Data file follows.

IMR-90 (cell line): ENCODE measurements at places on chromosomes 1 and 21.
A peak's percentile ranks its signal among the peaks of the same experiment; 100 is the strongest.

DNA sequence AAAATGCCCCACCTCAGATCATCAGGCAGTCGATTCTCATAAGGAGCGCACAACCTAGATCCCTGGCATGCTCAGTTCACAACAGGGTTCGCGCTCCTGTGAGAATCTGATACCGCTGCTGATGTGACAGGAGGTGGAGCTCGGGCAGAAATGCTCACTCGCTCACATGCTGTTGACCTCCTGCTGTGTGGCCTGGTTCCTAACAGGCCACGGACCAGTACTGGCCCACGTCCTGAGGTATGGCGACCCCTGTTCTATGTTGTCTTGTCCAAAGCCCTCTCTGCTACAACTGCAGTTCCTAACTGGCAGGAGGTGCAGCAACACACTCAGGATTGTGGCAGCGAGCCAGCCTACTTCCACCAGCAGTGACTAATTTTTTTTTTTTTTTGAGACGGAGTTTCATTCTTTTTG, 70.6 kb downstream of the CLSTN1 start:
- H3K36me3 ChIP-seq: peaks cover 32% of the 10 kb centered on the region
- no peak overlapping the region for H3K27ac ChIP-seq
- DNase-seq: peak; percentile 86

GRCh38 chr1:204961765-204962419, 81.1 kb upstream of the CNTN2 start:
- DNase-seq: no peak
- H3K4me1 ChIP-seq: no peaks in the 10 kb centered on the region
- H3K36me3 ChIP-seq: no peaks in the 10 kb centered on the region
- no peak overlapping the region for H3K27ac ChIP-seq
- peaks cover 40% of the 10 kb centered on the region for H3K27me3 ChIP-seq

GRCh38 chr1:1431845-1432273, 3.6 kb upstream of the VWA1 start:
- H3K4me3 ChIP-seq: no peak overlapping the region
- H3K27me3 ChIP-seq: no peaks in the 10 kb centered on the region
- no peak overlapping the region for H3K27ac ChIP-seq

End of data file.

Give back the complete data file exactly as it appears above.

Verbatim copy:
IMR-90 (cell line): ENCODE measurements at places on chromosomes 1 and 21.
A peak's percentile ranks its signal among the peaks of the same experiment; 100 is the strongest.

DNA sequence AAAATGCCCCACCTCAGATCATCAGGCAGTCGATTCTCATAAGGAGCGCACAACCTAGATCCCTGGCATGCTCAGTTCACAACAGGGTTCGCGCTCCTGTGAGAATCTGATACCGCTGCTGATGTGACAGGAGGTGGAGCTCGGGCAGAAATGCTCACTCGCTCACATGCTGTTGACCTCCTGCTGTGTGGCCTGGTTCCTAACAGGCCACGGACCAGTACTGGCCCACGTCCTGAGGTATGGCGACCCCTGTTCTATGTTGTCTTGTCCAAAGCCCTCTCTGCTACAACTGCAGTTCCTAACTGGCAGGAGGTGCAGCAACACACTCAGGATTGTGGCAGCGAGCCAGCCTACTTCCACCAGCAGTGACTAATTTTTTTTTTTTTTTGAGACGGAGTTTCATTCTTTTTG, 70.6 kb downstream of the CLSTN1 start:
- H3K36me3 ChIP-seq: peaks cover 32% of the 10 kb centered on the region
- no peak overlapping the region for H3K27ac ChIP-seq
- DNase-seq: peak; percentile 86

GRCh38 chr1:204961765-204962419, 81.1 kb upstream of the CNTN2 start:
- DNase-seq: no peak
- H3K4me1 ChIP-seq: no peaks in the 10 kb centered on the region
- H3K36me3 ChIP-seq: no peaks in the 10 kb centered on the region
- no peak overlapping the region for H3K27ac ChIP-seq
- peaks cover 40% of the 10 kb centered on the region for H3K27me3 ChIP-seq

GRCh38 chr1:1431845-1432273, 3.6 kb upstream of the VWA1 start:
- H3K4me3 ChIP-seq: no peak overlapping the region
- H3K27me3 ChIP-seq: no peaks in the 10 kb centered on the region
- no peak overlapping the region for H3K27ac ChIP-seq